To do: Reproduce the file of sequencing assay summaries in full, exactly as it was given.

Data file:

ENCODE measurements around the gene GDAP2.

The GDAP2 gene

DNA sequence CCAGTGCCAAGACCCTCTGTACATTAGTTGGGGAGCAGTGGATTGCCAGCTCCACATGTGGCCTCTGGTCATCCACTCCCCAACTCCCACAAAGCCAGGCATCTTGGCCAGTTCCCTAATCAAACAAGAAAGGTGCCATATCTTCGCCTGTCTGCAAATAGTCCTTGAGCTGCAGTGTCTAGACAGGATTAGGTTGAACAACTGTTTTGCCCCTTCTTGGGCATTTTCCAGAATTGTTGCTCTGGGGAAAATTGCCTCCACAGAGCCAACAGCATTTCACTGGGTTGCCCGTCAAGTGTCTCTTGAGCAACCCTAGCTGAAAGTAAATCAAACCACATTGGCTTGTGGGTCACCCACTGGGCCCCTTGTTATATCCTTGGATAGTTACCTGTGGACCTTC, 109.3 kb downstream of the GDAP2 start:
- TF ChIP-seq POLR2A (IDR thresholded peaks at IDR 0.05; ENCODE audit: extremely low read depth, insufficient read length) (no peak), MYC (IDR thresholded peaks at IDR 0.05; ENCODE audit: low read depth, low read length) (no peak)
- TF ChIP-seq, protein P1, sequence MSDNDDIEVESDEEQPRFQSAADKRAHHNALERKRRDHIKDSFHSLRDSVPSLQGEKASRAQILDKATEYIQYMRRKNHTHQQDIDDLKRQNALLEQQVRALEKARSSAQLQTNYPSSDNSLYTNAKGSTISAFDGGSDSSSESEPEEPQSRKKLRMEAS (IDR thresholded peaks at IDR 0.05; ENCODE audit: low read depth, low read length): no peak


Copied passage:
ENCODE measurements around the gene GDAP2.

The GDAP2 gene

DNA sequence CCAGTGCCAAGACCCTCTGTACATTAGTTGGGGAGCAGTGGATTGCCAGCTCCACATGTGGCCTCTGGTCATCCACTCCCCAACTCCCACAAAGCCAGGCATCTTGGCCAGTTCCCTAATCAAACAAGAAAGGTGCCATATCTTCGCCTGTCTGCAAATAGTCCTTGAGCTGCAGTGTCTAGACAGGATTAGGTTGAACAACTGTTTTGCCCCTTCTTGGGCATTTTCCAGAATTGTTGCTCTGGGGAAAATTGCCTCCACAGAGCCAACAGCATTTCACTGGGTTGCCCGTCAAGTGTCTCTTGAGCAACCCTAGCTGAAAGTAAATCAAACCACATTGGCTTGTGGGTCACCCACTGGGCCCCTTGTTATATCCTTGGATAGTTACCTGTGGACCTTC, 109.3 kb downstream of the GDAP2 start:
- TF ChIP-seq POLR2A (IDR thresholded peaks at IDR 0.05; ENCODE audit: extremely low read depth, insufficient read length) (no peak), MYC (IDR thresholded peaks at IDR 0.05; ENCODE audit: low read depth, low read length) (no peak)
- TF ChIP-seq, protein P1, sequence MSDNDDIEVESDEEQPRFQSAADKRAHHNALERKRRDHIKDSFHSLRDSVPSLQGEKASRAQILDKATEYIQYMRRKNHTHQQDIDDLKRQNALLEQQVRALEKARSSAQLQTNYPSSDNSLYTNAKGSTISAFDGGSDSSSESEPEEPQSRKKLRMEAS (IDR thresholded peaks at IDR 0.05; ENCODE audit: low read depth, low read length): no peak